Coronavirus and cancer hijack the same parts of human cells to spread, and our team identified existing cancer drugs that could fight COVID-19

Most antivirals in use today attack parts of an invading virus. Unfortunately, SARS-CoV-2, the virus that causes COVID-19, has been difficult to kill. But viruses depend on cellular mechanisms in human cells to help them spread, so it should be possible to change one aspect of a person’s body to prevent that and slow down the virus enough to allow the immune system to fight off the invader. .

I am a quantitative biologist and my laboratory built a map of how the coronavirus uses human cells. We used that map to find existing drugs that could be reused to fight COVID-19, and we’ve been working with an international group of researchers called the QBI Coronavirus Research Group to see if the drugs we identified showed any promise. Many have.

For years, researchers have suspected that kinases (biological control switches that viruses use to take over cells) could be the target of fighting infections. In recent months, we built a second, more detailed map looking specifically for the kinases that the coronavirus is hijacking.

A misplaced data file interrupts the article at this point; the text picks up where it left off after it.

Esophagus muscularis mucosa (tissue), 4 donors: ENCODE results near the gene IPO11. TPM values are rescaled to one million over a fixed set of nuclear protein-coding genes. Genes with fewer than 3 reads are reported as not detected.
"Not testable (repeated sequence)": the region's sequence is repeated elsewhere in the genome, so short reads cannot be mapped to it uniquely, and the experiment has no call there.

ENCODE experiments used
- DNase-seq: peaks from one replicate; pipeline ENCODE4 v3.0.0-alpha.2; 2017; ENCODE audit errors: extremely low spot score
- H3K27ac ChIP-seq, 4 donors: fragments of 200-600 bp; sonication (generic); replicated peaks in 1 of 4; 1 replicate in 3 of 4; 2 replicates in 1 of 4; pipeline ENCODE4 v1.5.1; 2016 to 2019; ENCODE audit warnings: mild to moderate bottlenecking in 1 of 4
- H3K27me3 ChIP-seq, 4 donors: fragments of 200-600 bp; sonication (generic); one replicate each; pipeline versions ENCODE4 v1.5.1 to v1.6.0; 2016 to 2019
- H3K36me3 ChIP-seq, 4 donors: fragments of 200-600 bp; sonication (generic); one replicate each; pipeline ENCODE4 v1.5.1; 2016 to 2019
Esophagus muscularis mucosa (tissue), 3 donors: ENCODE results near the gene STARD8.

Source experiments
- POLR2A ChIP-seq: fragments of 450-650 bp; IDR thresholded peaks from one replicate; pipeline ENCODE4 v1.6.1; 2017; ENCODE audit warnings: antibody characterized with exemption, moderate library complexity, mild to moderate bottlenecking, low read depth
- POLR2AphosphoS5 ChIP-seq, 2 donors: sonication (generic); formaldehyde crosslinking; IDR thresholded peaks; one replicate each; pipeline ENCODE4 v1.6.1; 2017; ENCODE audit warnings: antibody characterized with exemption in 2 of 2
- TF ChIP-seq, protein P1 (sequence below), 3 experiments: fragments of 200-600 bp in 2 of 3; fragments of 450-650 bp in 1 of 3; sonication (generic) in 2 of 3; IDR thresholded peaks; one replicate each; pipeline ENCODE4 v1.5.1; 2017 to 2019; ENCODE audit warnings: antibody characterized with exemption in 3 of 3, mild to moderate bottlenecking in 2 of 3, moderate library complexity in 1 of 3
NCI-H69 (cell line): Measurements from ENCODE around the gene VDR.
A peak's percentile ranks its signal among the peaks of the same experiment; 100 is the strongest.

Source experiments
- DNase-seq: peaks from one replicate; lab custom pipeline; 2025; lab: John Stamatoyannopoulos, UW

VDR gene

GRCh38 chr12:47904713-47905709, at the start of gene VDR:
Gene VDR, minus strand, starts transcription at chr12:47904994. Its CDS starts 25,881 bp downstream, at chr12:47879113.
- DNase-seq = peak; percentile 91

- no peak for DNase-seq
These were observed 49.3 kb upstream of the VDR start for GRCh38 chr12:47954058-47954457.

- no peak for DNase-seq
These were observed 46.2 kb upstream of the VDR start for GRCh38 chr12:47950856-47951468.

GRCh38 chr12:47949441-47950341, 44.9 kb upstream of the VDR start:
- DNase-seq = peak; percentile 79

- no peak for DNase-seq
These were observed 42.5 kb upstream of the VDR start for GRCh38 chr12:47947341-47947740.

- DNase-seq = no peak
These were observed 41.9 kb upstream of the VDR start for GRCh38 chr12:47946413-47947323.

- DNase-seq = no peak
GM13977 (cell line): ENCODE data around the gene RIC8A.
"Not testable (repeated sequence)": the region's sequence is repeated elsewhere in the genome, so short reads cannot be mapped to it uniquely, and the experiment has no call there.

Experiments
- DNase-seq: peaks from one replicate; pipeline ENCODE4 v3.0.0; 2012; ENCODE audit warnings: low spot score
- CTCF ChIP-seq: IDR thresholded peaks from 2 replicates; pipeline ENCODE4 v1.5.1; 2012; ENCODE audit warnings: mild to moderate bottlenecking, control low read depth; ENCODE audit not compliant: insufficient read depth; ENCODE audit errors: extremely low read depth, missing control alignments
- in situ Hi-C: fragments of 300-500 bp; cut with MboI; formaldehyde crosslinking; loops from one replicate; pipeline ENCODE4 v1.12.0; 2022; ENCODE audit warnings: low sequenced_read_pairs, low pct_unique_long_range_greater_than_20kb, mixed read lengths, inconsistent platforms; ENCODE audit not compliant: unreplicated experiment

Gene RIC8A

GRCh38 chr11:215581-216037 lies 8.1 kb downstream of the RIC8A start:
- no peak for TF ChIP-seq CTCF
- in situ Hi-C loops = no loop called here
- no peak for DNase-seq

Using this map, we identified some existing cancer drugs that alter the function of kinases that sequester SARS-CoV-2, and began testing them on cells infected with coronavirus. The results of these first tests are so promising that we are working with some groups and we have already started clinical trials in humans.

This map shows how the coronavirus changes the function of the kinases (cellular switches involved in most biological processes) and the proteins they control. He guided UCSF researchers to cancer drugs that could fight COVID-19.
Bouhaddou et al. © Elsevier 2020, CC BY-ND

Kinases in diseases and as pharmacological targets

Kinases are proteins found in every cell in our body. There are 518 human kinases, and they act as primary control centers for virtually all processes in the body. They can add a small marker, a process called phosphorylation, to other proteins, and thus change how, if, and when a phosphorylated protein can do its job.

For example, if a cell is preparing to grow, for example, to heal a cut on the finger, the specific kinases will turn on and start telling the proteins involved in cell growth what to do. Many cancers are caused by overactive kinases that lead to uncontrolled cell growth, and drugs that slow down the rate of kinases can be very effective in treating cancer.

Kinases are central actors in cellular function, as well as in most diseases, which is why researchers and pharmaceutical companies have studied them in great detail.